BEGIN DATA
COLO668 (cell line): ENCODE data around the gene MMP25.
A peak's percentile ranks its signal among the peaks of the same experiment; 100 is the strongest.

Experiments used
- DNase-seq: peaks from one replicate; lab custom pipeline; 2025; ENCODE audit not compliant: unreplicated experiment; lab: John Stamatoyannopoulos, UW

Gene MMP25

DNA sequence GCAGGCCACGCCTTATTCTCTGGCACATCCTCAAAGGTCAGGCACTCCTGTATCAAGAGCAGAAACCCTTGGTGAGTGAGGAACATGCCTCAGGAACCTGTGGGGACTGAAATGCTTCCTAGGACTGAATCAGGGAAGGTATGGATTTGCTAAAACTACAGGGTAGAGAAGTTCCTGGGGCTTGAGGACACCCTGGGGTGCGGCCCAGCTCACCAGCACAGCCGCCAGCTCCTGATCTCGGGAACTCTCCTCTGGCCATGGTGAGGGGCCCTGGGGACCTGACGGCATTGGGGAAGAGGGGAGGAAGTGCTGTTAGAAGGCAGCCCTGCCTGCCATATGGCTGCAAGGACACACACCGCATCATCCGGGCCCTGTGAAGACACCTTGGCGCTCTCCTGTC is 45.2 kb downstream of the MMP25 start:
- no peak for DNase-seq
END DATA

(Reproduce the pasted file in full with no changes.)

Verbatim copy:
COLO668 (cell line): ENCODE data around the gene MMP25.
A peak's percentile ranks its signal among the peaks of the same experiment; 100 is the strongest.

Experiments used
- DNase-seq: peaks from one replicate; lab custom pipeline; 2025; ENCODE audit not compliant: unreplicated experiment; lab: John Stamatoyannopoulos, UW

Gene MMP25

DNA sequence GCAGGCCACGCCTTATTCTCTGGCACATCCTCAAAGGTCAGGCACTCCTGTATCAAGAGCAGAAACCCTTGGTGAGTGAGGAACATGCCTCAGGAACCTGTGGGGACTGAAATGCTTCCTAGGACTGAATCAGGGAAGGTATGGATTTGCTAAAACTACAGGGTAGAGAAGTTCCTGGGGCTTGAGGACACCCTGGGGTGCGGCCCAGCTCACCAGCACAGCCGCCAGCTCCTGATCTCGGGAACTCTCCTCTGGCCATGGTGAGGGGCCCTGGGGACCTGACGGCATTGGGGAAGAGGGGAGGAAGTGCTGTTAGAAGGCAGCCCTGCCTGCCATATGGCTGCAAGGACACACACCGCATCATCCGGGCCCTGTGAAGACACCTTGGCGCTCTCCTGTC is 45.2 kb downstream of the MMP25 start:
- no peak for DNase-seq